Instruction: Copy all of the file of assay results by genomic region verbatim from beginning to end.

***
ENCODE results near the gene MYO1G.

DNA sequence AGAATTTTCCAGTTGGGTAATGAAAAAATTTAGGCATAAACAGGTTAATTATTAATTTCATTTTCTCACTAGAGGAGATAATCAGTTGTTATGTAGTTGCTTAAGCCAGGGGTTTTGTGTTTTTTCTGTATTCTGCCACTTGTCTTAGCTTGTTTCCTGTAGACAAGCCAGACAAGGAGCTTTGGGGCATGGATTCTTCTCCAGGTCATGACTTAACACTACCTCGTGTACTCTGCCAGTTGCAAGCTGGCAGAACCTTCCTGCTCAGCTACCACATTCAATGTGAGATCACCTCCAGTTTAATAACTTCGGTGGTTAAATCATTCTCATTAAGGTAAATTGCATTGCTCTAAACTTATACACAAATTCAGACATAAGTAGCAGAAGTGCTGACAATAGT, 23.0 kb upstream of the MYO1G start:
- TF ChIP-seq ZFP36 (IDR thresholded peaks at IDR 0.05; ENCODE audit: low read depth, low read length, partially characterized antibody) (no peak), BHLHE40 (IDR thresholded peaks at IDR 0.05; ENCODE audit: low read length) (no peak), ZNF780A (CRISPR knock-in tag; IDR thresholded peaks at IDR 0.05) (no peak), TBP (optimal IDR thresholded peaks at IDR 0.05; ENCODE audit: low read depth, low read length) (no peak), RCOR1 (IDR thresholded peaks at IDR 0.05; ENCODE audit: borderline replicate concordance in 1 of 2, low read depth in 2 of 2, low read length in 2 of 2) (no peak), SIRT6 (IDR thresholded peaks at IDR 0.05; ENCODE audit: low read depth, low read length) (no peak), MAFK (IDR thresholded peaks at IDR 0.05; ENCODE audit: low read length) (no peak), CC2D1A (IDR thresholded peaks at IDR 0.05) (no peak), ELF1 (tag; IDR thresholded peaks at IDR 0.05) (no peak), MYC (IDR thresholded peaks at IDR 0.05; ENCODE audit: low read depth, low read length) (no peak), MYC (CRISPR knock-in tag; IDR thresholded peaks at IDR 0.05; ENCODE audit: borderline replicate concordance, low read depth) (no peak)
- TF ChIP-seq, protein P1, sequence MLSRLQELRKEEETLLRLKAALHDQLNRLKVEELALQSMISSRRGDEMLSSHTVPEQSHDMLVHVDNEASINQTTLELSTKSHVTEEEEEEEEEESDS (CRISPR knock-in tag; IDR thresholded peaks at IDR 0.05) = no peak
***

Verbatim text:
ENCODE results near the gene MYO1G.

DNA sequence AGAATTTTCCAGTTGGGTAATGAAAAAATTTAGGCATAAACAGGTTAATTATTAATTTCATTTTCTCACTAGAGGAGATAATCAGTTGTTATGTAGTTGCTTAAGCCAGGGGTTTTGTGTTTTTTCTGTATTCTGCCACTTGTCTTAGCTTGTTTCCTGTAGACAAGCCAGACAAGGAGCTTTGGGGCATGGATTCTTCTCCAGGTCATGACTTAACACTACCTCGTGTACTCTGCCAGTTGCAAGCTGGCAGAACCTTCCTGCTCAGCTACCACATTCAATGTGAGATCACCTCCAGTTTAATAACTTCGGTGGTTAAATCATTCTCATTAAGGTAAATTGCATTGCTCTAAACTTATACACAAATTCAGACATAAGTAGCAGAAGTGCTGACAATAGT, 23.0 kb upstream of the MYO1G start:
- TF ChIP-seq ZFP36 (IDR thresholded peaks at IDR 0.05; ENCODE audit: low read depth, low read length, partially characterized antibody) (no peak), BHLHE40 (IDR thresholded peaks at IDR 0.05; ENCODE audit: low read length) (no peak), ZNF780A (CRISPR knock-in tag; IDR thresholded peaks at IDR 0.05) (no peak), TBP (optimal IDR thresholded peaks at IDR 0.05; ENCODE audit: low read depth, low read length) (no peak), RCOR1 (IDR thresholded peaks at IDR 0.05; ENCODE audit: borderline replicate concordance in 1 of 2, low read depth in 2 of 2, low read length in 2 of 2) (no peak), SIRT6 (IDR thresholded peaks at IDR 0.05; ENCODE audit: low read depth, low read length) (no peak), MAFK (IDR thresholded peaks at IDR 0.05; ENCODE audit: low read length) (no peak), CC2D1A (IDR thresholded peaks at IDR 0.05) (no peak), ELF1 (tag; IDR thresholded peaks at IDR 0.05) (no peak), MYC (IDR thresholded peaks at IDR 0.05; ENCODE audit: low read depth, low read length) (no peak), MYC (CRISPR knock-in tag; IDR thresholded peaks at IDR 0.05; ENCODE audit: borderline replicate concordance, low read depth) (no peak)
- TF ChIP-seq, protein P1, sequence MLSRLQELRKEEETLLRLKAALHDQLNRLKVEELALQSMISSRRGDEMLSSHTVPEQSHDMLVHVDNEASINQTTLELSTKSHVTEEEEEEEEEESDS (CRISPR knock-in tag; IDR thresholded peaks at IDR 0.05) = no peak